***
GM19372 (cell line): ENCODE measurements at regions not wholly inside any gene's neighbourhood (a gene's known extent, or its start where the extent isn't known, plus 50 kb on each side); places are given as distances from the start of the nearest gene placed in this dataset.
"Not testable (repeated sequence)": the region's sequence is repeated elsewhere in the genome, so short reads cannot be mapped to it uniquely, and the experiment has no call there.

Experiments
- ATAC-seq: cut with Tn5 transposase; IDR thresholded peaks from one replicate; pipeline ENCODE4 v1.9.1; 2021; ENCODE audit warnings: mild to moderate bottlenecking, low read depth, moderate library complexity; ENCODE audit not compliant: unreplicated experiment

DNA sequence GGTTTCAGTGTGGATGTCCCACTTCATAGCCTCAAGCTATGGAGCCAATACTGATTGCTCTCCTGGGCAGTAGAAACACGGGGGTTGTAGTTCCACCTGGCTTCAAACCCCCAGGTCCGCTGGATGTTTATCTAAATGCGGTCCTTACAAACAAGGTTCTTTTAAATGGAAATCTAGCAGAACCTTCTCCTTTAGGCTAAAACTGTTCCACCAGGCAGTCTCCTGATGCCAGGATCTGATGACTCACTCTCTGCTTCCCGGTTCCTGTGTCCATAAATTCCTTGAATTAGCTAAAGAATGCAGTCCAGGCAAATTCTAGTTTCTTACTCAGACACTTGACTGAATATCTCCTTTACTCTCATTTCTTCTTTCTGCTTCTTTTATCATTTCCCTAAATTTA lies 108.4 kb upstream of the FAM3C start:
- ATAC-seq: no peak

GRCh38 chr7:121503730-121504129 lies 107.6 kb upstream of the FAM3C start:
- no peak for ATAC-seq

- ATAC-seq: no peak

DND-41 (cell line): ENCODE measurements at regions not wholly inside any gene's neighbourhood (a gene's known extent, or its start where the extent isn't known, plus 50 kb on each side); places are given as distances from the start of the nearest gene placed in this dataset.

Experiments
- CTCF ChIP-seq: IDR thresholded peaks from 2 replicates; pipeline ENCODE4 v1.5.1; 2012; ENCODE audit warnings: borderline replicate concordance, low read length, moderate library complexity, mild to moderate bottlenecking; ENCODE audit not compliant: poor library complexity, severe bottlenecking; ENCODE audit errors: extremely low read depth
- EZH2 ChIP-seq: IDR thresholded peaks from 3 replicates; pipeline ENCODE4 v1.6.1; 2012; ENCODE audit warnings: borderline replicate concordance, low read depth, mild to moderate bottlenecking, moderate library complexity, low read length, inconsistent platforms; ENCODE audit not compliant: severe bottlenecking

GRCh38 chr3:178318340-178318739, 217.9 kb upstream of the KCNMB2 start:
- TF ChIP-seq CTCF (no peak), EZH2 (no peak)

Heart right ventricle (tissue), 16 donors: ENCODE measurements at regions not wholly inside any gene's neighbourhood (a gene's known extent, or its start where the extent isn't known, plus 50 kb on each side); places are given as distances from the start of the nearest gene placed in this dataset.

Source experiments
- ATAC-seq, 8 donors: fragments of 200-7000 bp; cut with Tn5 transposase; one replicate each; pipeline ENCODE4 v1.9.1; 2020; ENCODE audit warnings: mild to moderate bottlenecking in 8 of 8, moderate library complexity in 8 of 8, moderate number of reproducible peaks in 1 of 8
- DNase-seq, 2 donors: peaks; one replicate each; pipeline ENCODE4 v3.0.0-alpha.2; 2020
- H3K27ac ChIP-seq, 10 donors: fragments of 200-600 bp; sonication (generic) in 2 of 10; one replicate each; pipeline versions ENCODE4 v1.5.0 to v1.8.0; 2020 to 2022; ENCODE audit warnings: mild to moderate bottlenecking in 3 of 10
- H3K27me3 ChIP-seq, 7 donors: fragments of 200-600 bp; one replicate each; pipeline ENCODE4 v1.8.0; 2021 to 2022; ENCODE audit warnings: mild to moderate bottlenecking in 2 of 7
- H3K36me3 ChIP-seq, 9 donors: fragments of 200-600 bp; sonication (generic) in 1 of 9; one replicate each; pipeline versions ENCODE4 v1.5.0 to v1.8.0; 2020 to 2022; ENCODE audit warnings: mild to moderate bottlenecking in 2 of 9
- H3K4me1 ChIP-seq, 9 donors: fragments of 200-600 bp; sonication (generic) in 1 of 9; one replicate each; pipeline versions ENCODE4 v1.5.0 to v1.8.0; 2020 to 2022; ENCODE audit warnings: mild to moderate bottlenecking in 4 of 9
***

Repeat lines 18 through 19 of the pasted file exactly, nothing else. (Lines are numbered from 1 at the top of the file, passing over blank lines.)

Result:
- ATAC-seq, 8 donors: fragments of 200-7000 bp; cut with Tn5 transposase; one replicate each; pipeline ENCODE4 v1.9.1; 2020; ENCODE audit warnings: mild to moderate bottlenecking in 8 of 8, moderate library complexity in 8 of 8, moderate number of reproducible peaks in 1 of 8
- DNase-seq, 2 donors: peaks; one replicate each; pipeline ENCODE4 v3.0.0-alpha.2; 2020